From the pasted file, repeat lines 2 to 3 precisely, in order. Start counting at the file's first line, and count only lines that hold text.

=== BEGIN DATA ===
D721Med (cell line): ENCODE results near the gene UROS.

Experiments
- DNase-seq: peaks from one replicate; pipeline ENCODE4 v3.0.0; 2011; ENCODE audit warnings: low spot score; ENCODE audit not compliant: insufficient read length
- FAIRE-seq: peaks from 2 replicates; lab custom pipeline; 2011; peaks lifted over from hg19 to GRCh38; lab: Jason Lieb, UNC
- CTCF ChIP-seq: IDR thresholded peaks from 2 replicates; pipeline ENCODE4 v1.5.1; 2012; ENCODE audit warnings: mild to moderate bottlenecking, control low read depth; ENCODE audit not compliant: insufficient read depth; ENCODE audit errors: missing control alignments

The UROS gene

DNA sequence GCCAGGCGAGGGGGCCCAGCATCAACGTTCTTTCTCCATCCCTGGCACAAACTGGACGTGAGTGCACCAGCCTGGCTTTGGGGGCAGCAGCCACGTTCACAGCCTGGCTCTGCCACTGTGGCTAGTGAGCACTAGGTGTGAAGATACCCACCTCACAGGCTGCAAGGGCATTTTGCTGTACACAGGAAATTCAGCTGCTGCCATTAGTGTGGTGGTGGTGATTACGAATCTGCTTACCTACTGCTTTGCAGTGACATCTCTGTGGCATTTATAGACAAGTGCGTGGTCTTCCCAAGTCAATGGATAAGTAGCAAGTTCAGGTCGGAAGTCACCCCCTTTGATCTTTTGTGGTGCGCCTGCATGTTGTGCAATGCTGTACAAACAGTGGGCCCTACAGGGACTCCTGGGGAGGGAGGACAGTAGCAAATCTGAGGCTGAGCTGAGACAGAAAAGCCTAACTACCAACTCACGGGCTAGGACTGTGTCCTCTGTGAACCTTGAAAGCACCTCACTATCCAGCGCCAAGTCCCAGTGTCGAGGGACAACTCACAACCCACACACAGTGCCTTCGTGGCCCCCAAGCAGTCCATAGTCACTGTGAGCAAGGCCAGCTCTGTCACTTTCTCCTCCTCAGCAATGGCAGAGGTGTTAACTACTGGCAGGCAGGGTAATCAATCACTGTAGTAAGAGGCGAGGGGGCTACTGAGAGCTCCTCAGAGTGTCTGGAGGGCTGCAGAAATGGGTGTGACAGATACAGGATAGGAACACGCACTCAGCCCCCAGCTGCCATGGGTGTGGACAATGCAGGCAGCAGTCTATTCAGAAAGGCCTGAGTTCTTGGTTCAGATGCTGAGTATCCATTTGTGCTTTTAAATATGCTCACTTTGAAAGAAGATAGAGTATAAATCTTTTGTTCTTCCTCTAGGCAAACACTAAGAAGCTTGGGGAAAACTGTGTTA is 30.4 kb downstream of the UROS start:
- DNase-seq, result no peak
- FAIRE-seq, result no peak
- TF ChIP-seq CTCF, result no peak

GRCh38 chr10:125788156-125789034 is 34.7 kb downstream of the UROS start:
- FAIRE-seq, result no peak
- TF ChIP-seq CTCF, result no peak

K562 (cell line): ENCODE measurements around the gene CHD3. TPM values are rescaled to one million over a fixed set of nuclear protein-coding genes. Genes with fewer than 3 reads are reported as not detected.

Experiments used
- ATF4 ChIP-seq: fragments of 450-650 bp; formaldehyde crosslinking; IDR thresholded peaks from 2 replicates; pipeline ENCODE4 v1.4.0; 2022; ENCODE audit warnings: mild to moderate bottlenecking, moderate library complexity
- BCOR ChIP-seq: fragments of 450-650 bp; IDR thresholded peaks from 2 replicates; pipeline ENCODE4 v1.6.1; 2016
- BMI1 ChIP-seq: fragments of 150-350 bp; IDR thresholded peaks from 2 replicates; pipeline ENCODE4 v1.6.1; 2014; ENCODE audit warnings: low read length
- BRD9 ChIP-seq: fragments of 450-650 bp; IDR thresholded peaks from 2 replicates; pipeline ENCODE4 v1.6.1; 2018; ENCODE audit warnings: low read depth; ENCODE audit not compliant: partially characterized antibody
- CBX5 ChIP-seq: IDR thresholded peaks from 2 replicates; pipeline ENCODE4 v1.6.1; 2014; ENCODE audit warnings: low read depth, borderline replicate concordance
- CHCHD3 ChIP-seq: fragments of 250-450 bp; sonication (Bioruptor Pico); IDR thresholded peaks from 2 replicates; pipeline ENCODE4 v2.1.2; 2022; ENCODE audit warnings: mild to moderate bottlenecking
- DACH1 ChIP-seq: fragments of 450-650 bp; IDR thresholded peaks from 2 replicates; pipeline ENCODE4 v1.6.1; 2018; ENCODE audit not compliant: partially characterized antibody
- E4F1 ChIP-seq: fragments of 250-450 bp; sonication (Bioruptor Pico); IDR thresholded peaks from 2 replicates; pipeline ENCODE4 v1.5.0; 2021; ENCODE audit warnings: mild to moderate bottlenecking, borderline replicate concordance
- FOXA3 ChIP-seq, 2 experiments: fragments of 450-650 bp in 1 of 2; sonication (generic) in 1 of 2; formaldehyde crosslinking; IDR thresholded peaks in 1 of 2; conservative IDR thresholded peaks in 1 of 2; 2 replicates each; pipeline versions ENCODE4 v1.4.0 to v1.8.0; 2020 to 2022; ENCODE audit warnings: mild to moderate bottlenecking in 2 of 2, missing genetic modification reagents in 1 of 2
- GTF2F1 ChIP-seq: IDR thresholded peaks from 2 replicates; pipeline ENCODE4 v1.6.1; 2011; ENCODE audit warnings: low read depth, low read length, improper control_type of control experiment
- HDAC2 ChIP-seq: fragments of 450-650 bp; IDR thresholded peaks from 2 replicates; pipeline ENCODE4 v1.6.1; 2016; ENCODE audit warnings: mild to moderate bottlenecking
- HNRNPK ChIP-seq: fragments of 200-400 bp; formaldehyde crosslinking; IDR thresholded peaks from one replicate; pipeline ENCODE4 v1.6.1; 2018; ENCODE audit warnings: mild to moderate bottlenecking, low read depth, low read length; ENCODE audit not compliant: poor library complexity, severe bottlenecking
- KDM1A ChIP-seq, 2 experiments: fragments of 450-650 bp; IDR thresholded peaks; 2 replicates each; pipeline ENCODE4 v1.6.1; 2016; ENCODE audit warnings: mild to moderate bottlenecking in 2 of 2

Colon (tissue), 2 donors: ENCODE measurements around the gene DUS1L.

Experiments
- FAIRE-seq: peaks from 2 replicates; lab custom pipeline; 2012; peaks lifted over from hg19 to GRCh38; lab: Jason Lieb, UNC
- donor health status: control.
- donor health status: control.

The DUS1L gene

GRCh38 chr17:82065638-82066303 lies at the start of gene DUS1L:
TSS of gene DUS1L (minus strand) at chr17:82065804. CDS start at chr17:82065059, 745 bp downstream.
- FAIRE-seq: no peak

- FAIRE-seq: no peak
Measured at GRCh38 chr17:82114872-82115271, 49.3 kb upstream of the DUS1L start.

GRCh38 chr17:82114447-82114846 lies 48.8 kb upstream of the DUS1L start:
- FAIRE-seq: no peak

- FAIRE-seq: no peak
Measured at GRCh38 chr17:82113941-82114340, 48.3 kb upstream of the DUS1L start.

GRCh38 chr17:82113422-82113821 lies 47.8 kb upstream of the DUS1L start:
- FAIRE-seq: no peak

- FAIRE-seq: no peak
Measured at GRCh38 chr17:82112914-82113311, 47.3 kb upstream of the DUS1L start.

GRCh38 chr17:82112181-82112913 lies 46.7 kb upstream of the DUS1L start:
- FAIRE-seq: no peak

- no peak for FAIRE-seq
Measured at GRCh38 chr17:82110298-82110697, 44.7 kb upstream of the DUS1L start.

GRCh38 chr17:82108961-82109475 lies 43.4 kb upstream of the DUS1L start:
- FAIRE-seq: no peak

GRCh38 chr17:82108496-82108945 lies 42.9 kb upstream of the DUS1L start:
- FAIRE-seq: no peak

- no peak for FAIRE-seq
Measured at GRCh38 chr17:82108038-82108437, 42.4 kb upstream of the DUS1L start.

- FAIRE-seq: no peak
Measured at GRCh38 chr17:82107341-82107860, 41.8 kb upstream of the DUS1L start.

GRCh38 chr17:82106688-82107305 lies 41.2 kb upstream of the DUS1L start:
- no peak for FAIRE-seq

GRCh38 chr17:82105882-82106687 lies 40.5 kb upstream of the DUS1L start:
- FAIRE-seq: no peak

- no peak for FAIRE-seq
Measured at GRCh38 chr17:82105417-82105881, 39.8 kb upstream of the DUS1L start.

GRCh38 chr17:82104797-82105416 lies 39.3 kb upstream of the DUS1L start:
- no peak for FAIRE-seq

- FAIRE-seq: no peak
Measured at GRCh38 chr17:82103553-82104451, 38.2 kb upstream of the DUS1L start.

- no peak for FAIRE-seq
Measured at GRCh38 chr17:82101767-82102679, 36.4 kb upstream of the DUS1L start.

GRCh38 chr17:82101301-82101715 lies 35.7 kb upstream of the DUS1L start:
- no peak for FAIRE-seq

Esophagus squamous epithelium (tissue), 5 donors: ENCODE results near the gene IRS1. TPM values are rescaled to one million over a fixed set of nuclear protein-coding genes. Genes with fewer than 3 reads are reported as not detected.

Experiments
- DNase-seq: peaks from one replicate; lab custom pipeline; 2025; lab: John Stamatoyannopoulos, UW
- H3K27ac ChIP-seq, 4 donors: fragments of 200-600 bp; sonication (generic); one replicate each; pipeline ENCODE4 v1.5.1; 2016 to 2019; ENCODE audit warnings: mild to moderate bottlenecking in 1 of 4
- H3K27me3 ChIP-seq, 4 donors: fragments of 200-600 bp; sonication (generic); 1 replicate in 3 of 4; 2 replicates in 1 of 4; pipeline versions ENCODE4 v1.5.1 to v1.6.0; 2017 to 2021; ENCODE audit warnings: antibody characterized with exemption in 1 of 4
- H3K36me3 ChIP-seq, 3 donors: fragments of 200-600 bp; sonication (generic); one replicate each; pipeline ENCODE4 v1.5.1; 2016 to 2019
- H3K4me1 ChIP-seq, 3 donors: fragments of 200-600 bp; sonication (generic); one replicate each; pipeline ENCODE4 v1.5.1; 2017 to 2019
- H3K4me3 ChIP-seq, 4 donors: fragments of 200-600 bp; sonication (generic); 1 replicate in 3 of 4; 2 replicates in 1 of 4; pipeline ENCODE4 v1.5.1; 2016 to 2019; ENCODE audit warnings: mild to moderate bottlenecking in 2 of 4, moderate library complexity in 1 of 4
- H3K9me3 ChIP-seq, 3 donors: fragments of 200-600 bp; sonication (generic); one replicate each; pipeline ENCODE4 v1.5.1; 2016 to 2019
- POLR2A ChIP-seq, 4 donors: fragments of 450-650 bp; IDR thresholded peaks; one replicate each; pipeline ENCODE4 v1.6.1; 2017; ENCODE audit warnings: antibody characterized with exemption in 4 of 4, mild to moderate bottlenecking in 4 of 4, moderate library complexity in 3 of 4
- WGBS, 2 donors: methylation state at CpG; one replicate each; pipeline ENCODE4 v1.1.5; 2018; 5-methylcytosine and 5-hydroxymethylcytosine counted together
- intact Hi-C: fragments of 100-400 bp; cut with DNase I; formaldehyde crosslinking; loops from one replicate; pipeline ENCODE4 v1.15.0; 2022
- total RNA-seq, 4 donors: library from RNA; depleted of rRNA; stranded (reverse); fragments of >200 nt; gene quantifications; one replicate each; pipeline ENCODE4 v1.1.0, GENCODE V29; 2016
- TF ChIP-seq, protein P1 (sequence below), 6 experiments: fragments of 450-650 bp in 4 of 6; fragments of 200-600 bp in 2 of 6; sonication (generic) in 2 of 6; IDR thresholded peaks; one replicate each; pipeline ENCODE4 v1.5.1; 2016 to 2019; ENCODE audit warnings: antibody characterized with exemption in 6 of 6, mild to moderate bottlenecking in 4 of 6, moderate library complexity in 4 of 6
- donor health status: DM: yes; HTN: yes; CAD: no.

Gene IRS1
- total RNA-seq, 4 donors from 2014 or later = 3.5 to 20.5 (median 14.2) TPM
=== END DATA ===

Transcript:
Experiments
- DNase-seq: peaks from one replicate; pipeline ENCODE4 v3.0.0; 2011; ENCODE audit warnings: low spot score; ENCODE audit not compliant: insufficient read length